"The first day's march forty-three miles was through dense timber and over soft ground. The packs were heavy, the lash ropes stiff, and the horses frolicsome. The transportation stampeded back on the trail at every opportunity, raced through the woods, knocked off packs, plunged into mud holes, bogged down, and it required eleven hours of patient toil to make that short, march."

After this day's march and until July lo. Captain Herron reported good luck. He was then nearing the To-Toy-Lon Mountains, and though he did not then know it, Simpson Pass, was not far away. The Indian guides, who were later to desert him, told him on that day that it would be impossible to get his horse over the mountains, that the pass was over vertical rock cliffs, and that when the Indians crossed they had to use their hands in climbing over. In the six days that followed Captain Herron discovered the entrance to the pass.

"During the following six days," he writes, "the Indians informed me that they 'saveyed' (knew) the country no further. I proposed climbing to the top of the mountains for a reconnoissance, and devoted the afternoon of the 16th to doing so. The Indians still wanted to go back, repeatedly warned me 'one month snow,' and made efforts each day to persuade me to abandon the trip.


"July 17 I went into camp after a short day's march to make a fire and warm up Carter, who, in fording the Keechatno River, was knocked down, carried off and pounded on the rocks by the swift current. The Indian Stepan rescued him from a disagreeable situation. We were nearing the head waters of the Keechatno when, on the 19th, the monotony was relieved by the discovery of the pass over the divide.

"The formation, locality and game trails of antiquity all indicated that I had found the pass I sought. I asked my Indians for their opinion, but I received a reply of 'No savey.' I camped in the last clump of trees, our elevation now being at the timber line, and prepared to reconnoiter the pass.

"Stepan shot, about a mile from this camp, a huge bull moose. The animal was not far from twenty hands high and very fat, the antlers in velvet state. The fresh meat was welcome after a diet of bacon. The Indians consider the soft outer edge of the horns a great delicacy, likewise the nose, the sole of the hoof, the intestines and the marrow of the bones.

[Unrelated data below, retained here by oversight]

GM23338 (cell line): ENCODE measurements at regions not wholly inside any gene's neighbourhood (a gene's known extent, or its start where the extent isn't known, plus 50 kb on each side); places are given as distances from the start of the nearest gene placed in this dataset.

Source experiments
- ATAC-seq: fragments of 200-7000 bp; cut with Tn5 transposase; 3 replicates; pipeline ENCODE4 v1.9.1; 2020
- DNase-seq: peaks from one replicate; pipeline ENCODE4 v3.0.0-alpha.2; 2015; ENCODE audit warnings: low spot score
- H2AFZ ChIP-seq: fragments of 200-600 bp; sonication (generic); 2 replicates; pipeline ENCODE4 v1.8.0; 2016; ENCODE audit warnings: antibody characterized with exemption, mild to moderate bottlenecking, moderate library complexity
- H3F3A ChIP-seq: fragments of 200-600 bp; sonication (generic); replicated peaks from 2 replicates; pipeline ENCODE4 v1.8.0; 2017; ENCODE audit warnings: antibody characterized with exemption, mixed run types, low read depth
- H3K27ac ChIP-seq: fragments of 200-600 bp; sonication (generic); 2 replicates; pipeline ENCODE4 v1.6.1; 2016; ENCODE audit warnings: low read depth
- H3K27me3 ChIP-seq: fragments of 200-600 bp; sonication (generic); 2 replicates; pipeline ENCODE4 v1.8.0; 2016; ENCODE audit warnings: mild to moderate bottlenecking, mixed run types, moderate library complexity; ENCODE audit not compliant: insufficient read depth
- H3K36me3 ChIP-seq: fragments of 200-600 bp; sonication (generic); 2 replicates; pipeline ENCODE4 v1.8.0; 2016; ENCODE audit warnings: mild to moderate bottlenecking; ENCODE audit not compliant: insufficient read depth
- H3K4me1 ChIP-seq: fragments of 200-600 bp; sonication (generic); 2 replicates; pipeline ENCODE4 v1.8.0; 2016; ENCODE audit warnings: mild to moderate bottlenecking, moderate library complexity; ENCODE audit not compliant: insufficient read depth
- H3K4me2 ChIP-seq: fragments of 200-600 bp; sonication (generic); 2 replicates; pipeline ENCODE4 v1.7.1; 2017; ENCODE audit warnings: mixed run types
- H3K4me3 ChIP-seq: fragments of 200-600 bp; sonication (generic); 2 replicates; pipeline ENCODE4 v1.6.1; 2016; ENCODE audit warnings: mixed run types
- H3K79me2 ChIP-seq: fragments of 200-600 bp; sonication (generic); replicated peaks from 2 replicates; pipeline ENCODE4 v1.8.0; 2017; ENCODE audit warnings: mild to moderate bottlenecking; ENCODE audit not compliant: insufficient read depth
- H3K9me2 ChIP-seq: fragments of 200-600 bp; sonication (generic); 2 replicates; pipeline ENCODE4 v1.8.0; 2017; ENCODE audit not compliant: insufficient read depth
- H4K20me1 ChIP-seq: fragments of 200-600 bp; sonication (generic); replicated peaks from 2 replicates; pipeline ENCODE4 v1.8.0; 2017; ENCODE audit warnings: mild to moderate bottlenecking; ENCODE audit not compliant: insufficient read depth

"Leaving three men and the horses at camp, I took the Indians and Dillinger and explored the pass for nearly ten miles, found it wide throughout, of slight grade, safe from snow-slides, free from glaciers, the elevation on the crest taken with barometer and psychrometer 3,600 feet above sea level, and practicable for trails, roads or railroads. There was no need for the pick or shovels.


"While in this pass I came upon two enormous brown bears, asleep (sometimes called the glacier bear, or the grizzly). Led by the Indian Slinkta, I crawled around to the leeward and then approached them, too near, I thought to myself, as I had a poor gun, only a few cartridges, and the nearest tree was five miles away. Slinkta whistled and awoke the bears, while I fired and shot the larger one in the head, but only staggered him. He arose and passed a swinging right hander at the other bear, but missed him. They got away.

"The same day Jones and Webster were chased by a brown bear, near the glacier at the head of the Keechatno. Four or five shots in the bear turned him, but did not kill him. He took to the brush.

"The 22d of July I crossed the crest of the divide and started down the other side of the watershed. East of the divide the drainage is into the Pacific Ocean; west of it into the Bering Sea. Bering Sea is closed by ice in winter, while the Pacific Ocean is open. Hence routes into the interior must connect with the latter.

"In the vicinity of camp, July 23, on the Tateno. were hundreds of mountain sheep, high up near the summits. Jones, Carter and Slinkta climbed the mountains and shot two. An enormous moose trotted by this camp, but we were already loaded down with meat and let him go. July 26 Carter and I met a black bear and cub; wounded the old one and caught the cub, but we turned the little fellow loose the next day."


On July 28, Slinkta and Stepan, Herron's Indian guides, deserted him, and from that time on the exploration of the overland route was made without guides, the explorers traveling by compass and the sun.

For the first two weeks in August the expedition had a hard time. Captain Herron himself during that time was injured when a pack horse jumped and fell on him in a mudhole, but he kept on. On August 25 two of his horses were accidentally killed, both by snagging, while on September 3 a severe earthquake further upset his plans.

From the Philadelphia Inquirer.